Reviews: Fiction

Bonaparte's Warriors

By Richard Howard

Howard, Richard. Bonaparte's Warriors. London: Little, Brown, 2000. 314 pages. ISBN# 0316850535. Hardcover. £15.99

Bonapartes Warriors cover

Bonaparte's Warriors is the fourth book in the "Bonaparte" series, the previous volumes being Bonaparte's Sons, set in the Italian Campaign, Bonaparte's Invaders, taking place during the Egyptian Campaign, and Bonaparte's Conquerors, in the Marengo campaign. Each of these chronicles the adventures of Alain Lausard, a sergeant in the French dragoons. In a conscious reversal of the formula followed in Bernard Cornwell's "Sharpe" series, Lausard is a former aristocrat who had turned thief in order to survive the ravages of the Revolution. "Dragooned" out of prison with a rag-tag group of fellow inmates -thieves, murderers and rapists-Lausard and company are trained as cavalrymen and sent to reinforce Napoleon's army in Italy. Lausard's squadron includes a motley gang of former prisoners and outcasts: Bonet, the former schoolteacher; Giresse, the horse thief and ladies man; Delacor, the rapist; Roussard, the forger; Rostov, the Russian; Karim, the former Mameluke slave; the religious fanatic, Moreau; and others. This cast of characters has remained fairly constant throughout the series.

Bonaparte's Warriors opens with the dragoons enjoying an uneasy peace and Lausard chafing from inactivity in the camp at Boulogne. He and his hard-bitten band of former prisoners are given, by Napoleon himself, a special assignment: penetrate neutral territory and kidnap the ci-devant Bourbon prince, the duc d'Enghien. Completing their task our merry band of what Wellington would have called the "scum of the earth" kick their heels in Paris until war inevitably breaks out. Lausard and the French army march against Austria and Russia and the book culminates with the battle of Austerlitz.

Richard Howard manages to work many military details into his stories, from the number of paces per minute the infantry marches to a detailed description of a cavalryman's tack. The artillery doesn't just fire canister shot, it fires "four-and-a-half-ounce balls." This exposition of military detail is, however, not always accomplished seamlessly. The author emphasizes the hardships and brutality of war, but perhaps to too great a degree. No one just dies in one of Howard's novels, they are ground under horses' hooves, smashed in the mouth with teeth flying by heavy cavalry swords, or turned into pulp by grape and canister. By over-emphasizing the violence and brutality, yet having the brutality occur to the novel's anonymous cannon fodder, Howard dehumanizes the suffering more than he shines a spotlight on it. One of Howard's weaknesses is that he seems so enamored of his cast of characters that he is loath to kill any of them off. This immortality amid the horrors of war lessens the impact of the battle scenes. We know Lausard will survive to fight another battle, but by making all the characters seemingly invulnerable there is little tension as to who will survive by the novel's end.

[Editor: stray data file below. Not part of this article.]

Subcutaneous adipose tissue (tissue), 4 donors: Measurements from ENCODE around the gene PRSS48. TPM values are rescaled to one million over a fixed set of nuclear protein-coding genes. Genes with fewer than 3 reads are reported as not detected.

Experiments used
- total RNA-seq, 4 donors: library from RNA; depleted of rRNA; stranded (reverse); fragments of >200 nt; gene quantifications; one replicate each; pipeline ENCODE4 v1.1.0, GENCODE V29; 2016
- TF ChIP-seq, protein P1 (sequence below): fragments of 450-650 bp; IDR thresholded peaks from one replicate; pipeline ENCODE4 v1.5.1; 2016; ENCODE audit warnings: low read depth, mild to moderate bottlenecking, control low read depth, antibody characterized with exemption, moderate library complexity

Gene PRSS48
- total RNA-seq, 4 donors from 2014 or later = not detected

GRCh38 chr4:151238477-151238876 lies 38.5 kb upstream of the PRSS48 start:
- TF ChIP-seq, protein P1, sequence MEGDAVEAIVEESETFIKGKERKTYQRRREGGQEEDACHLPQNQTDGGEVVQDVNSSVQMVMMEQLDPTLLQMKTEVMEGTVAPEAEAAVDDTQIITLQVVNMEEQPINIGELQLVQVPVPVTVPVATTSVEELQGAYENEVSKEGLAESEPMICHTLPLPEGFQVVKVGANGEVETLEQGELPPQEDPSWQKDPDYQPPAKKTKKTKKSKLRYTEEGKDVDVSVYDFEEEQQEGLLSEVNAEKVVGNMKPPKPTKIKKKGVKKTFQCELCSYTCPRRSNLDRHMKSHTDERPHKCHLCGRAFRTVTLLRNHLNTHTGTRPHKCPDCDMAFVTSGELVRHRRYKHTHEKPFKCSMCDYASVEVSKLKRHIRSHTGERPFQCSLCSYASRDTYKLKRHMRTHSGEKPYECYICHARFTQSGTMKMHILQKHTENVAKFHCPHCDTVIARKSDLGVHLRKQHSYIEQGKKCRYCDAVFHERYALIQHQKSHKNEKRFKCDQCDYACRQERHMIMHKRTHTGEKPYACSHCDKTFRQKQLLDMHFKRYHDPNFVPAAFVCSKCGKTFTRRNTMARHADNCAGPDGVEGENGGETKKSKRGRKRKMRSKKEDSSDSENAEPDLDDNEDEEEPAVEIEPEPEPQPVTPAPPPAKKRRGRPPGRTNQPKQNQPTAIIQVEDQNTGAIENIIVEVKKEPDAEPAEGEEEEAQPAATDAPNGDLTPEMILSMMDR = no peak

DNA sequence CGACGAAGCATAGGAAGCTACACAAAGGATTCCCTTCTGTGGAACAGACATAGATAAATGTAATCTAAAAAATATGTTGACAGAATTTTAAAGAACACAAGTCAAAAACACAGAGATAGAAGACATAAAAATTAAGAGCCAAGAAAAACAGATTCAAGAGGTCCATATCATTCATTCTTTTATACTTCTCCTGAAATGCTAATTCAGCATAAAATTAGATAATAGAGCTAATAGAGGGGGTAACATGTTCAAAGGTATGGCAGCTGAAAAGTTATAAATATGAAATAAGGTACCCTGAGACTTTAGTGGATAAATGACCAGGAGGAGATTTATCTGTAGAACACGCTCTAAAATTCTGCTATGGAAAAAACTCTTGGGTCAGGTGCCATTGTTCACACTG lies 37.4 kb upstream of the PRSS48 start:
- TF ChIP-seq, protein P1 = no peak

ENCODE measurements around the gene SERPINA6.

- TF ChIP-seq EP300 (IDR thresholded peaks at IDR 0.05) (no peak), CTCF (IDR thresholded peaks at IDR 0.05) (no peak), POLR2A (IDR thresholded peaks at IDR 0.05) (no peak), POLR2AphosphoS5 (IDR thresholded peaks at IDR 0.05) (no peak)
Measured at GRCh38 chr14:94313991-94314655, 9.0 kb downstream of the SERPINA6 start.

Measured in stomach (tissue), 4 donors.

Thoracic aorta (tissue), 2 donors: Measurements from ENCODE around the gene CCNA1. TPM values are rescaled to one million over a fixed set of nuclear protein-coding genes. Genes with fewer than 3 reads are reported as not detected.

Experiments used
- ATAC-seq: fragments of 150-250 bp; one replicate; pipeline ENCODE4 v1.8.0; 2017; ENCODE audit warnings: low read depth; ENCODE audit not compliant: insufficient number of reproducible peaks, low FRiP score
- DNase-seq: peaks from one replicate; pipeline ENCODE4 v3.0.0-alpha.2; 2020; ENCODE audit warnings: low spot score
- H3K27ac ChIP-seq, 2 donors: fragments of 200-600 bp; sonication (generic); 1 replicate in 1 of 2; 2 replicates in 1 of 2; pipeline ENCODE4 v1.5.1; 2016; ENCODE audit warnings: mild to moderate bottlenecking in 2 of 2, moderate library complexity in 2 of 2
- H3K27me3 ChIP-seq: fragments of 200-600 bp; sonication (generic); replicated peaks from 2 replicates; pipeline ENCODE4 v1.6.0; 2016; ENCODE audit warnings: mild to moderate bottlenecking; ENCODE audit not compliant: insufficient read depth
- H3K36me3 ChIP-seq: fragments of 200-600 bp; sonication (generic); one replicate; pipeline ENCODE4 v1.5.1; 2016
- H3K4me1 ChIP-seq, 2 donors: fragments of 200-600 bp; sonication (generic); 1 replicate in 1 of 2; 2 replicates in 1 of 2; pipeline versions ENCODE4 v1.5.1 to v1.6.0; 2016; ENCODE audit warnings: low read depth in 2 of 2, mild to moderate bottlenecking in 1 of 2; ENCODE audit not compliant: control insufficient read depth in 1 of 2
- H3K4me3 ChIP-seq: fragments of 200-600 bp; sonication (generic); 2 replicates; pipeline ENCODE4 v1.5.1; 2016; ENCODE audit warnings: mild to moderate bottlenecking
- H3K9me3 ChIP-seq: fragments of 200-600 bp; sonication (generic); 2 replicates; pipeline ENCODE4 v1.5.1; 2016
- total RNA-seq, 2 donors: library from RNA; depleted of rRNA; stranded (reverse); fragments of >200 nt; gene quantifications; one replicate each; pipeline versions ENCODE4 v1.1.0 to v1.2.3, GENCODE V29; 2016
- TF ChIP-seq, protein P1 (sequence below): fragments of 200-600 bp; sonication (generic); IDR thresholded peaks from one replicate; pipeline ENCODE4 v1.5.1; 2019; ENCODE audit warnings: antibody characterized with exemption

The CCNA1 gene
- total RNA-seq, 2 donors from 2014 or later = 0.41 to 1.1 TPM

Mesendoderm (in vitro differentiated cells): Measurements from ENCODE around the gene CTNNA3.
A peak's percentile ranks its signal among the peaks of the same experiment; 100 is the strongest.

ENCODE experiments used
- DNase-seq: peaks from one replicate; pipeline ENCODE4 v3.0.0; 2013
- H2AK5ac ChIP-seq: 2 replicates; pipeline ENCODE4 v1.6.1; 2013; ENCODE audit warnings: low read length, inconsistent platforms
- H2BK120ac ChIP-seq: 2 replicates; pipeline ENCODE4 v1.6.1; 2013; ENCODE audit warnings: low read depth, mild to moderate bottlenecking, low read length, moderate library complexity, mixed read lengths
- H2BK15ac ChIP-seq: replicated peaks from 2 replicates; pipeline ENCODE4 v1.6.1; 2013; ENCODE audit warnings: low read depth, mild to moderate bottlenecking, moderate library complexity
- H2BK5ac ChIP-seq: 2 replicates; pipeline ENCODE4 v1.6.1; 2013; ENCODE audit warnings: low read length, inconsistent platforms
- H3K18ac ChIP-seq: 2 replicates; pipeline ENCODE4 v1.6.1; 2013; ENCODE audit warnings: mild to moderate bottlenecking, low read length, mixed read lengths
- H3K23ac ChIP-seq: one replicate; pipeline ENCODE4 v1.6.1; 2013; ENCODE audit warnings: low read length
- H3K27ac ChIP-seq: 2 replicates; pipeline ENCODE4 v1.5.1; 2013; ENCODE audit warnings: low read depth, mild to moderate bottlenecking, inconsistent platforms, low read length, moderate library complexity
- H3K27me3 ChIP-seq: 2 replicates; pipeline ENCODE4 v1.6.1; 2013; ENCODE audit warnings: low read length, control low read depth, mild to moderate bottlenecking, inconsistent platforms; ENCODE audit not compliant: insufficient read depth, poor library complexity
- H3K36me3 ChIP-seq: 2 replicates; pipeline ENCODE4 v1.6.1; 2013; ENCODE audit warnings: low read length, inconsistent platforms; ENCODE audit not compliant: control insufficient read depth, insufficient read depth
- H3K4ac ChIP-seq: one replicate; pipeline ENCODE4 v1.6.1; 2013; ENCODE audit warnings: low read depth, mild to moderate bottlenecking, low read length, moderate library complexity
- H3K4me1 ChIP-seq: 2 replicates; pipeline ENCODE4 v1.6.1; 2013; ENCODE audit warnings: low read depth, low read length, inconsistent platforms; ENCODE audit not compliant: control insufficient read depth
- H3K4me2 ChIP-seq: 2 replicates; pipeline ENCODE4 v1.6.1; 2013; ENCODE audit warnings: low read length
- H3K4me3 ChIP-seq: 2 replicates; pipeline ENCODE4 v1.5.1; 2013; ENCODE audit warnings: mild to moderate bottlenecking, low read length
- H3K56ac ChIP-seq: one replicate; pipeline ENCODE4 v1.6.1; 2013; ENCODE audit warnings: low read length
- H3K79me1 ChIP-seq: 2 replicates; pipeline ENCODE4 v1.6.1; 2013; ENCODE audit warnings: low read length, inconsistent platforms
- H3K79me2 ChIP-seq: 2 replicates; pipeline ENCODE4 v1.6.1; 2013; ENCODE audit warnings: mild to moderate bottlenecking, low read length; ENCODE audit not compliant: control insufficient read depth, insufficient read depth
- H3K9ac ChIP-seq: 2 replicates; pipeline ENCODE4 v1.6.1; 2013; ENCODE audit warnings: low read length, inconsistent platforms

In fact the lack of fully delineated secondary characters such as those with which Cornwell peopled his "Sharpe" series is a definite weakness. There is no Harper. Lausard has no love interests. There is no villain running through the series or even for each individual volume. The only other fully developed character in these books is Napoleon himself. Howard does a creditable job reflecting the ambiguities of Napoleon's soldiers toward their emperor. Grumbling on campaign and at peace, yet awed in his presence. Even the cynical Lausard can't help crying "Vive l'Empereur!" when Napoleon rallies his troops. Howard's Napoleon is a flesh and blood creature, not a "marble man." Yet I can't help thinking that the many episodes in the book with Napoleon would be better spent developing Lausard. The frequent scenes with Napoleon explaining his actions to his staff may be a short-handed way of filling in historical background, but ultimately Howard would be better of having this background revealed through the thoughts and actions of his protagonist.

Lausard has none of the motivations to rise through the ranks as Sharpe had and I wouldn't be surprised if Lausard remains a sergeant to the bitter end. Cornwell always managed to set a goal for Sharpe in each of his stories; Howard is content to just let his hero be pulled along on Napoleon's coattails, going from historic event to historic event like a tourist. Lausard's sole motivation is to expiate his supposed sin of letting his family die on the guillotine, not having taken action to save them or dying himself. But Howard doesn't dwell much on the psychology of his hero; he seems content telling a fast-paced tale of adventure.

These criticisms aside, Howard has produced a series which affords the reader a quick, night or two read, but with little substance. These books are perfect to take to the beach or to read on a plane trip. Even the knowledgeable reader can more than likely enjoy the rousing action if he can refrain from nit-picking the military details. While the Alain Lausard books are not up to the level of Fraser's "Flashman" series (the ne plus ultra of these types of novels) or even of the "Sharpe" series, they do make for a quick, entertaining read.

Reviewed by Tom Holmberg


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